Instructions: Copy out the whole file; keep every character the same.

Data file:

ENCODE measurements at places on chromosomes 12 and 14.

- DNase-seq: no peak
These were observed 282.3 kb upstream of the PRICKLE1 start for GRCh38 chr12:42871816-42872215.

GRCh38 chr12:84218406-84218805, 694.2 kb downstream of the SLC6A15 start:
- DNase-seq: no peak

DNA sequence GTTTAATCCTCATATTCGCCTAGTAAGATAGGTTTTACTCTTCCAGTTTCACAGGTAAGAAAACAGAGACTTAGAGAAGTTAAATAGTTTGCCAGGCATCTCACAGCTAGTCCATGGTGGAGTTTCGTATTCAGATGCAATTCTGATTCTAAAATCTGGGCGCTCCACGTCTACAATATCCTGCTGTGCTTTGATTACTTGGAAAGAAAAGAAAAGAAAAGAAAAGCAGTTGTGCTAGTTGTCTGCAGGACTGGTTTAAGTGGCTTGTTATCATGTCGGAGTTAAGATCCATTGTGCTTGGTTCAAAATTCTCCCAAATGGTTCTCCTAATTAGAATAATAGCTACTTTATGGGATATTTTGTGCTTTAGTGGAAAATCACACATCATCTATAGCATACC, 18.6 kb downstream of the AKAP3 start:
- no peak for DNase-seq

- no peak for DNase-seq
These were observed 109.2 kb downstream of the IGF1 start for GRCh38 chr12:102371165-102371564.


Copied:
ENCODE measurements at places on chromosomes 12 and 14.

- DNase-seq: no peak
These were observed 282.3 kb upstream of the PRICKLE1 start for GRCh38 chr12:42871816-42872215.

GRCh38 chr12:84218406-84218805, 694.2 kb downstream of the SLC6A15 start:
- DNase-seq: no peak

DNA sequence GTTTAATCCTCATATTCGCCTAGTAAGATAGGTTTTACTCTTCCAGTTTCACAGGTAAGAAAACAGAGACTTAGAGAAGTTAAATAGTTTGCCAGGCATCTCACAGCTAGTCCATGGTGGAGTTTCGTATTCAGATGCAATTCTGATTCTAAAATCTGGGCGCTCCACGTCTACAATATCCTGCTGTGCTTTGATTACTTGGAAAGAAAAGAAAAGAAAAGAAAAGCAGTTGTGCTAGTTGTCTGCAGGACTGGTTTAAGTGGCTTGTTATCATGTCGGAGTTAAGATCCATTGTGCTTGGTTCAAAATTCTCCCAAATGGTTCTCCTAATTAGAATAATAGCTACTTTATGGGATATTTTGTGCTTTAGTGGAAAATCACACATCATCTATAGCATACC, 18.6 kb downstream of the AKAP3 start:
- no peak for DNase-seq

- no peak for DNase-seq
These were observed 109.2 kb downstream of the IGF1 start for GRCh38 chr12:102371165-102371564.